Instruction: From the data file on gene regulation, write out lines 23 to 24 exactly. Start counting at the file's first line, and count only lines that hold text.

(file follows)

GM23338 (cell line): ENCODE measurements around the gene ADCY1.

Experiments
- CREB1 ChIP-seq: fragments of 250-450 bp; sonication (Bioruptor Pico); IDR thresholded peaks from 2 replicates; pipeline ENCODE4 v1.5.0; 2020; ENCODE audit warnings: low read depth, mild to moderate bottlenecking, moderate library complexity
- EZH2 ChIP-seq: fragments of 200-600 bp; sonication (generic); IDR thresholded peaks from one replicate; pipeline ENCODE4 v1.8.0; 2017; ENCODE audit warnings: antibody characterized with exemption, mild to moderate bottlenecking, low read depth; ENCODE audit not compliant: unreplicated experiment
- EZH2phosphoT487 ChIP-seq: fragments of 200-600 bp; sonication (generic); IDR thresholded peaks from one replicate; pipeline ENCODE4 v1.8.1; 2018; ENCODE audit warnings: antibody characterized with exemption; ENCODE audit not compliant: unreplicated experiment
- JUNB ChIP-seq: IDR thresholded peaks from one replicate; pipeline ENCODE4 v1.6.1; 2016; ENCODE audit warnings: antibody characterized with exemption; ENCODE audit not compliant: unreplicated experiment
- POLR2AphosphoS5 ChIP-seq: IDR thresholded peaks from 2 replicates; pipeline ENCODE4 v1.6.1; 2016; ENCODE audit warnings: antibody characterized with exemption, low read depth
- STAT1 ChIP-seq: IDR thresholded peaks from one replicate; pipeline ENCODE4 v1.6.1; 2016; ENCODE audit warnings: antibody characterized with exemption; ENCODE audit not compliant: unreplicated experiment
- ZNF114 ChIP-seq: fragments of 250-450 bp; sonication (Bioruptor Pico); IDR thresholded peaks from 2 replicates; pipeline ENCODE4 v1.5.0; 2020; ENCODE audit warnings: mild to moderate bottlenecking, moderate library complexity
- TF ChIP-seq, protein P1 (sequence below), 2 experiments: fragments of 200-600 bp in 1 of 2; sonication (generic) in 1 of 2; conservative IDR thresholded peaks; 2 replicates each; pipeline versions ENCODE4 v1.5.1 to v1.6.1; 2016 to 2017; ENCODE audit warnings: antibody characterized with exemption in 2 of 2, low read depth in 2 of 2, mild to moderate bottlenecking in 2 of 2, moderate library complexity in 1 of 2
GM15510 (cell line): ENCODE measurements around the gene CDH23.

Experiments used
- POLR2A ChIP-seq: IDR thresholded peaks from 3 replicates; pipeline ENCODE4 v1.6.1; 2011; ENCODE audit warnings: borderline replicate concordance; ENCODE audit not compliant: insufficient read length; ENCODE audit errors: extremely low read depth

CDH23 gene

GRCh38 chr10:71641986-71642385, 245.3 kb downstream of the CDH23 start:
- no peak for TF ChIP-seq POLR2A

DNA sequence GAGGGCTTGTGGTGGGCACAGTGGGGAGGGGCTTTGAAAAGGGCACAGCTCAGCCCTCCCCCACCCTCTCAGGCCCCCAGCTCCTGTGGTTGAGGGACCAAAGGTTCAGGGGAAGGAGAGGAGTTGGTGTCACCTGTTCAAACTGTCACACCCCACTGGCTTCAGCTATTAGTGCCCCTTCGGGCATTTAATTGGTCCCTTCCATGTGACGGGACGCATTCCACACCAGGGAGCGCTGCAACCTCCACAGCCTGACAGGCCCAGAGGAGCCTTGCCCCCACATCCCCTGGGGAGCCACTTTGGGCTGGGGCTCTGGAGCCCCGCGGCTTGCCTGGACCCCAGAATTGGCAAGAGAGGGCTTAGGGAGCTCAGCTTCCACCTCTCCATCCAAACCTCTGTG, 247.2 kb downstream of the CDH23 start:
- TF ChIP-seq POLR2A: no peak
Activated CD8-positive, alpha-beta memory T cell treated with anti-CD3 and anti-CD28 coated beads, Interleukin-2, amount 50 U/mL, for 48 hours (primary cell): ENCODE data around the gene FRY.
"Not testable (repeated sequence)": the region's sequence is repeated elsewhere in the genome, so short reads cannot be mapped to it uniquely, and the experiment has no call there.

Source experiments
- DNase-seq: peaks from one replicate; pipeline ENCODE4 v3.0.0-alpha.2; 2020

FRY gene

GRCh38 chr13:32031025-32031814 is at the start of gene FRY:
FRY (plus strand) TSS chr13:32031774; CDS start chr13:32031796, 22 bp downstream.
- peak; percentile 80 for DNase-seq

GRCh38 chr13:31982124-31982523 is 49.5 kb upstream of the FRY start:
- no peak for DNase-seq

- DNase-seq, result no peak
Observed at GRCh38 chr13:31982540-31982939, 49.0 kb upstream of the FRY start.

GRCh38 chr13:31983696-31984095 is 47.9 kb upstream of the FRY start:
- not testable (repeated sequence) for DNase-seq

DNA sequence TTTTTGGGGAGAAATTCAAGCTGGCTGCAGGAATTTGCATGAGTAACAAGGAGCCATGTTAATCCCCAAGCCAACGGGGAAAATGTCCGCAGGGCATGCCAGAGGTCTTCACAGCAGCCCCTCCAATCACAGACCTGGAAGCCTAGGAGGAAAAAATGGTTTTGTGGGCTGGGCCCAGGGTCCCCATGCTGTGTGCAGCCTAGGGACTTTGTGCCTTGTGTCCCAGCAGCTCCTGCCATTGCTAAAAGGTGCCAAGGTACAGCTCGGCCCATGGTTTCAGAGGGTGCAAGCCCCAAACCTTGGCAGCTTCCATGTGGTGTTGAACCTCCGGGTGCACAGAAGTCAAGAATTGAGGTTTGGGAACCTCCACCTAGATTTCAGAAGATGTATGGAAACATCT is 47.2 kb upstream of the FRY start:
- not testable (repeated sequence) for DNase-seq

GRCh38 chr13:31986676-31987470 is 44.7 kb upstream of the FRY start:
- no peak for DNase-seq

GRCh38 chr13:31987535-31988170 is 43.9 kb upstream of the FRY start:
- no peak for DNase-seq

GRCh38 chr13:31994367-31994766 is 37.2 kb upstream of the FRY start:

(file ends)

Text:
FRY gene

GRCh38 chr13:32031025-32031814 is at the start of gene FRY: